The right hon. Lady is absolutely correct. The fact that somebody’s very constrained budget can be further constrained by their having to pay to extract their own money from their bank is absolutely ridiculous in this day and age. People are living hand to mouth, and the loss of £2.50 or more every time they take their money out of their bank via an ATM is absolutely unforgivable.
A cross-party group of MPs found that more than 3,000 ATMs have closed in the last 18 months. According to the Treasury Committee, unless the UK Government step in to protect free-to-access ATMs, the UK is at risk of
“inadvertently becoming a cashless society. For a large portion of society, including some of the most vulnerable, this would have stark consequences.”
The latest figures from LINK, the UK’s largest cash machine network, revealed that 1,300 ATMs were lost between the end of January and the beginning of July last year.
The consumer organisation Which? predicted that free cash machines would become a thing of the past, after it emerged that 1,700 ATMs in the UK switched to charging in the first three months of this year alone. Cash machines in Scotland have disappeared at a rate of 32 a month in the 11 months to April. According to Which?, Scotland lost 204 free-to-use cash machines, which is 4% of the network. That is unsustainable.
The ATM Industry Association has warned that a fifth of Scotland’s free ATMs will start charging customers in the next year. The association—its members include banks such as HSBC, independent ATM operators and payment systems such as Visa—says the problem revolves around a 10%, or 2p, cut in the fee that banks pay cash machine operators every time money is withdrawn. Banks are saving money by closing branches, then giving money to ATM providers. They warn that the move to charging cash machines will increase if LINK moves to cut the fee even further as part of a review that is due to be completed by the end of 2020.
Given the recent closures of bank branches and the lack of support provided to the post office network, the SNP is concerned that a lack of cash facilities will hurt families and small businesses across Scotland. For people in rural areas, and for the most vulnerable members of our communities who might have less access to transport and online support, often the only option is their local cash machine. It is totally inequitable that they effectively pay a tax on cash withdrawals.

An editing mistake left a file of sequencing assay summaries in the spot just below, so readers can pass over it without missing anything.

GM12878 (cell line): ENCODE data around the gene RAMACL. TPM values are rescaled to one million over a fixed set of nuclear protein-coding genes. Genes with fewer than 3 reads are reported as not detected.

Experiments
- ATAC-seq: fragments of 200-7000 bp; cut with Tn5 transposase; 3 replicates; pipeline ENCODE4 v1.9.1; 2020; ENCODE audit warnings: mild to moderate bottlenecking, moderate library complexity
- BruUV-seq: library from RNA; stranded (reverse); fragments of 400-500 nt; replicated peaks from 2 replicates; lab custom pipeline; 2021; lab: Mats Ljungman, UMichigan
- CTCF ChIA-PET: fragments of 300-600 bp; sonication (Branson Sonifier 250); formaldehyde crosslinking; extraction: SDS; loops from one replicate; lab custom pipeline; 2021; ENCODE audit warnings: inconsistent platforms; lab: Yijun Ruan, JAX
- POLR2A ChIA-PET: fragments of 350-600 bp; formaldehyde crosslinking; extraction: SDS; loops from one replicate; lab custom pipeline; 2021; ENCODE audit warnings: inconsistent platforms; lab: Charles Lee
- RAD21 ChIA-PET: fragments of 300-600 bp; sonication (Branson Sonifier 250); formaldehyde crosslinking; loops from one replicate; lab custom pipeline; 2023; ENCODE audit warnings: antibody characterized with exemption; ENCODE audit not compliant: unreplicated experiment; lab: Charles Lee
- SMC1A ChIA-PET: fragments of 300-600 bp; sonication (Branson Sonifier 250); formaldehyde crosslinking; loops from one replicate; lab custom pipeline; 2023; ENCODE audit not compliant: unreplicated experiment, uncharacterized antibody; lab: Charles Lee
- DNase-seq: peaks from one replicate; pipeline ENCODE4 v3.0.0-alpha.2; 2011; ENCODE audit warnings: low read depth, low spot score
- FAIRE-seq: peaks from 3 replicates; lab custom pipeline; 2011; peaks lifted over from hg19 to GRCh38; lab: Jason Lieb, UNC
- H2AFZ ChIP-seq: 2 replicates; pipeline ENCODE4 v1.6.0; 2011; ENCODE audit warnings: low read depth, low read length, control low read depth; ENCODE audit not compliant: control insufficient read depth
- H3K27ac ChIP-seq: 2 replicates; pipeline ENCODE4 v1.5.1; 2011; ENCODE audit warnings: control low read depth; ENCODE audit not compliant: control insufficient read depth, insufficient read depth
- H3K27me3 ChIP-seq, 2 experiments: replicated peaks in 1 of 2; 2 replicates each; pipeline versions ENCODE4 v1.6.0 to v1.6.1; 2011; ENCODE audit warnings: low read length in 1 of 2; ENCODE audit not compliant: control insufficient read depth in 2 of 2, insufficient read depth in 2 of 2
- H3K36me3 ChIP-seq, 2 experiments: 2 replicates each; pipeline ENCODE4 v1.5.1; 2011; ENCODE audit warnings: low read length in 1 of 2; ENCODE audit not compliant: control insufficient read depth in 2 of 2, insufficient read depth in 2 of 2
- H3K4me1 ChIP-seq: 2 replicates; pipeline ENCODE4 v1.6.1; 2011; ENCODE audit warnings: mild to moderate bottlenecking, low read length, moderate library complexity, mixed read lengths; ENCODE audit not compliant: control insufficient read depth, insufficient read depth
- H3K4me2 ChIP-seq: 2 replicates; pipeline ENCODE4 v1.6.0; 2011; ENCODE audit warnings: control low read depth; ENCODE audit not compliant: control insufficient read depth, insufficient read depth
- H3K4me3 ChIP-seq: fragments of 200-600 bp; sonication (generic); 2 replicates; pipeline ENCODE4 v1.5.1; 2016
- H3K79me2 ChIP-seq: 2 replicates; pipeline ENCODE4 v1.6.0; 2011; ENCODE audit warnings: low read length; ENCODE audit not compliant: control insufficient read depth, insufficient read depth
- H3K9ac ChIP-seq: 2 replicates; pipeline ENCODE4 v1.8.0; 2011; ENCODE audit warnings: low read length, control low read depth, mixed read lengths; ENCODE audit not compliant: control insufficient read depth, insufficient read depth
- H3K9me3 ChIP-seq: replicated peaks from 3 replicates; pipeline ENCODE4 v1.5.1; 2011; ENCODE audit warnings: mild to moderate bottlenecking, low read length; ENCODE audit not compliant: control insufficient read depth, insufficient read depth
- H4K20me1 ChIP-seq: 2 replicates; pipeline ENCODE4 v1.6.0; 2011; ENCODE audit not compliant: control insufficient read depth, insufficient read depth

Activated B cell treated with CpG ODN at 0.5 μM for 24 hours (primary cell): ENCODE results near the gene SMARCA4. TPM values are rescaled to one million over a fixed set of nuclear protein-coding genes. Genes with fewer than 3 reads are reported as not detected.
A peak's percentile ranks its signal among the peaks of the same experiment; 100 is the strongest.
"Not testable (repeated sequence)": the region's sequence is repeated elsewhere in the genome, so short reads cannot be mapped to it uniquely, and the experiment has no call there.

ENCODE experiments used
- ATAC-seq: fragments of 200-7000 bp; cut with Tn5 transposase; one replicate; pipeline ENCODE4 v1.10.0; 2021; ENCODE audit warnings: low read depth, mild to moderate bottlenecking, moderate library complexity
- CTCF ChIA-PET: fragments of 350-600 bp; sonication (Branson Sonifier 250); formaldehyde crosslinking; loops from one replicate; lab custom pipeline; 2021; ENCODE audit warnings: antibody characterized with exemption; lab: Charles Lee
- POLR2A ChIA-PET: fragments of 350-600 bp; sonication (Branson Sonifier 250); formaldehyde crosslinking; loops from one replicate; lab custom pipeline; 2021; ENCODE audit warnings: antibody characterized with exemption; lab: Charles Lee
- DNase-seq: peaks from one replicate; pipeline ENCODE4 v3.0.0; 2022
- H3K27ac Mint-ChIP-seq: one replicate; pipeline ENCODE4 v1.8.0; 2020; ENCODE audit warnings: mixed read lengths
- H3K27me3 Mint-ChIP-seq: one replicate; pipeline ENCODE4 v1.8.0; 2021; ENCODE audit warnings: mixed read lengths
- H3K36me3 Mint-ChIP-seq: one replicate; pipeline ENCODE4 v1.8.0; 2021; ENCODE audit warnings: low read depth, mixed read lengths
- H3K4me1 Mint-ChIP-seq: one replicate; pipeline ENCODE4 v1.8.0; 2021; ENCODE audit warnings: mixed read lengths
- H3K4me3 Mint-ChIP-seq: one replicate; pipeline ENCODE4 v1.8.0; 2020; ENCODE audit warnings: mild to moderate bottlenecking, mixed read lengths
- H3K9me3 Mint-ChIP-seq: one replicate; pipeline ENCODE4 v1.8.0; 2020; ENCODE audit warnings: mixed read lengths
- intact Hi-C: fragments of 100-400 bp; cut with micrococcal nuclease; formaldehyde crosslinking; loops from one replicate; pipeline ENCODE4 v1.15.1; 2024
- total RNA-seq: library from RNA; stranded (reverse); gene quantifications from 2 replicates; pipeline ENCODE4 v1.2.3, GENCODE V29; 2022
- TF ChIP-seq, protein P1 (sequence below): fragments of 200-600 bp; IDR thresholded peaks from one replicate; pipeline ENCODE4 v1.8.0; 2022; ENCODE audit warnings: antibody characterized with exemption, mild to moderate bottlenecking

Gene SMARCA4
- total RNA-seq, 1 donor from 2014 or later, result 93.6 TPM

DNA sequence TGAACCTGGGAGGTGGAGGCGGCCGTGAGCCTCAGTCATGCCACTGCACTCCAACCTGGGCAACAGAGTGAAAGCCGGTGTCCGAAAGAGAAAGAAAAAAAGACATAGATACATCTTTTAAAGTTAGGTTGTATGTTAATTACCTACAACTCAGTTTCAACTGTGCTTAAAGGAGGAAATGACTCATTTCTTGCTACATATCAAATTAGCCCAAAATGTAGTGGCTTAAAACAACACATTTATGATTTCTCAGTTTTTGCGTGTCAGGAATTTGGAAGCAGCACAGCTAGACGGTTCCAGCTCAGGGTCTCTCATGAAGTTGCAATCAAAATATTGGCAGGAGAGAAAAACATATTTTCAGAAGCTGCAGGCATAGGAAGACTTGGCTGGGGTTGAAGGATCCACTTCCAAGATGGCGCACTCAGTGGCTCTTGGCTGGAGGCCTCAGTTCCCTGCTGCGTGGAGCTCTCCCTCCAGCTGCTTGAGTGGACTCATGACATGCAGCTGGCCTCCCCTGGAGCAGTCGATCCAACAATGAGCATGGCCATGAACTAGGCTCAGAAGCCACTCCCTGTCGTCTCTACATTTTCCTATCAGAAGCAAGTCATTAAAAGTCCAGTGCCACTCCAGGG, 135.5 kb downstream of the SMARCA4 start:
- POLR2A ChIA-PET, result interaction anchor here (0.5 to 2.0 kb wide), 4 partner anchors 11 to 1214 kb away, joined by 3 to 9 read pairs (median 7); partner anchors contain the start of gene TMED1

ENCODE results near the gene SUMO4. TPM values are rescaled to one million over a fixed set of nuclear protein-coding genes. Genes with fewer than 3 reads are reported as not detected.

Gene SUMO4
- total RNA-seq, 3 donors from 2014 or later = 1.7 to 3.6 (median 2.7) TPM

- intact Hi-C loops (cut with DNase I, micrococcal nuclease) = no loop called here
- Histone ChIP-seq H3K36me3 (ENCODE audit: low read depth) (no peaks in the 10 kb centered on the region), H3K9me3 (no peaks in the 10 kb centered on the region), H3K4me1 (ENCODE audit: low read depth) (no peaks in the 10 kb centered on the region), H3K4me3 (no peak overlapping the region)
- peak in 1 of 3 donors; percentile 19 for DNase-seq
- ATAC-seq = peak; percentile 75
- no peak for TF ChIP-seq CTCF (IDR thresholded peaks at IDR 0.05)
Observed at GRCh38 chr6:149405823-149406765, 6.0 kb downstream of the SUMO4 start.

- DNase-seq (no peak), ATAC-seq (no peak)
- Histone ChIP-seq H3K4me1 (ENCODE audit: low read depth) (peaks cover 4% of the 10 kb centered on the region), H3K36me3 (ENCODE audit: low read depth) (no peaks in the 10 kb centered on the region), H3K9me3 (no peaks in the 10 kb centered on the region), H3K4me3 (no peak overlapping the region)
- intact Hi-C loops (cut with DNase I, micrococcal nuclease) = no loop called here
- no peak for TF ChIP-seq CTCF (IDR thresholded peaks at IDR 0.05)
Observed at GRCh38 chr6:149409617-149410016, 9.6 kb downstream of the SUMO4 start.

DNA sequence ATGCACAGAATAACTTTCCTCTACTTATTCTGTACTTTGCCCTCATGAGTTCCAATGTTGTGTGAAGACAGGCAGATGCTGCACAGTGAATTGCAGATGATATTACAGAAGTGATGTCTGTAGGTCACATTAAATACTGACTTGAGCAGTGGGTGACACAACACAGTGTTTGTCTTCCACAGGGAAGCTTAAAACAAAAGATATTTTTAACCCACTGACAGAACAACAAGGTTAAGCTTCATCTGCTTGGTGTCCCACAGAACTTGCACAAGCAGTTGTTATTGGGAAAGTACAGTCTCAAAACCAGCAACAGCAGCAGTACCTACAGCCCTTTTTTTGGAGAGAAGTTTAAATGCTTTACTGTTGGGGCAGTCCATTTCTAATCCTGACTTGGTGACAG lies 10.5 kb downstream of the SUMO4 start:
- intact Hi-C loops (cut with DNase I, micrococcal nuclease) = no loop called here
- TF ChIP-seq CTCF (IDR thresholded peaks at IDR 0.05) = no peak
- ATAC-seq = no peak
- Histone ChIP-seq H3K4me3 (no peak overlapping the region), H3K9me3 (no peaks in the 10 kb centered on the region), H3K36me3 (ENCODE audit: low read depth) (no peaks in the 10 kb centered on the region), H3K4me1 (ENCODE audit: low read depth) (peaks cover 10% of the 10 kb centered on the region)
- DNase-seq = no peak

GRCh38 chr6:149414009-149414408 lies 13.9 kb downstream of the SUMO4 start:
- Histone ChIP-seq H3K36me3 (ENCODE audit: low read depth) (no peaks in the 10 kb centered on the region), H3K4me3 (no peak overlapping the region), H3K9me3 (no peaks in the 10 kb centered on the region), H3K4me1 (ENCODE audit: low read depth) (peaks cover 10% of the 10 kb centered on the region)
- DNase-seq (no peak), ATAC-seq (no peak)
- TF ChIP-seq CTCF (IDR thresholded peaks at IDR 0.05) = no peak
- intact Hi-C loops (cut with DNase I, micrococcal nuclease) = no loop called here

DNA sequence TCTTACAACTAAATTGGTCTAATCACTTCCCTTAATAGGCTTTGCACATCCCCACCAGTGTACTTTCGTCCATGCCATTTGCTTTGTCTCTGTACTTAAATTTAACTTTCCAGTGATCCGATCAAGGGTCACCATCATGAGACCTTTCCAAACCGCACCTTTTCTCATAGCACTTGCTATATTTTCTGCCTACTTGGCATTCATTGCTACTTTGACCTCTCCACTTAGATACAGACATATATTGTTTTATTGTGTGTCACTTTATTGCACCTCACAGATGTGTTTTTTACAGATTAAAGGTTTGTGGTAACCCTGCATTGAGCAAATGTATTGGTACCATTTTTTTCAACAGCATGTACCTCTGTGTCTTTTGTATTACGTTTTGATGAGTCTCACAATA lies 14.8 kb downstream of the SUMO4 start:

The right hon. Lady talked about insurance companies and the difficulty in insuring when there are pre-existing conditions, something I recently had difficulty with. I totally empathise. Vulnerable people—especially people with mental health conditions, whom the right hon. Lady mentioned—need people on the other side of the table or desk who can help them overcome their fear, allay their suspicions, and help them to become fully working members of our society. Someone can be vulnerable one day and not vulnerable the next, and systems have to take account of that.
The right hon. Lady also talked about the difficulties with powers of attorney and the duty of care, which perhaps should be regulated. The SNP would not go against any of the recommendations on those subjects. It is absolutely inexcusable that Tory Ministers are refusing to lift a finger as communities face mass closures of local ATMs and bank branches; as we have heard, it is often the most vulnerable who use them. The consumer group Which? is calling on the UK Government to appoint a regulator to oversee cash infrastructure in the UK. It is vital that they consider the proposal and introduce practical solutions before the cash crisis loses Scotland a fifth of its ATMs.
The SNP echoes the Committee’s conclusion that the independent Access to Cash review’s recommendations should be accepted. They include recommendations to “guarantee consumer access to cash—ensuring that consumers can get cash wherever they live or work…take steps to keep cash accepted, whether by a local coffee shop or a large utility provider…call for radical change to the wholesale cash infrastructure, moving from a commercial model to more of a ‘utility’ approach, which will keep cash sustainable for longer…government, regulators and the industry should make digital inclusion in payments a priority…a clear government policy on cash, supported by a joined-up regulatory approach which treats cash as a system.”
We cannot go on leaving our most vulnerable communities and people behind. It is all right for people like us to do without cash, but it is not all right for huge swathes of our communities. I hope the Minister can agree to some of the Treasury Committee’s recommendations and help move forward the debate about post offices, bank hubs and so on.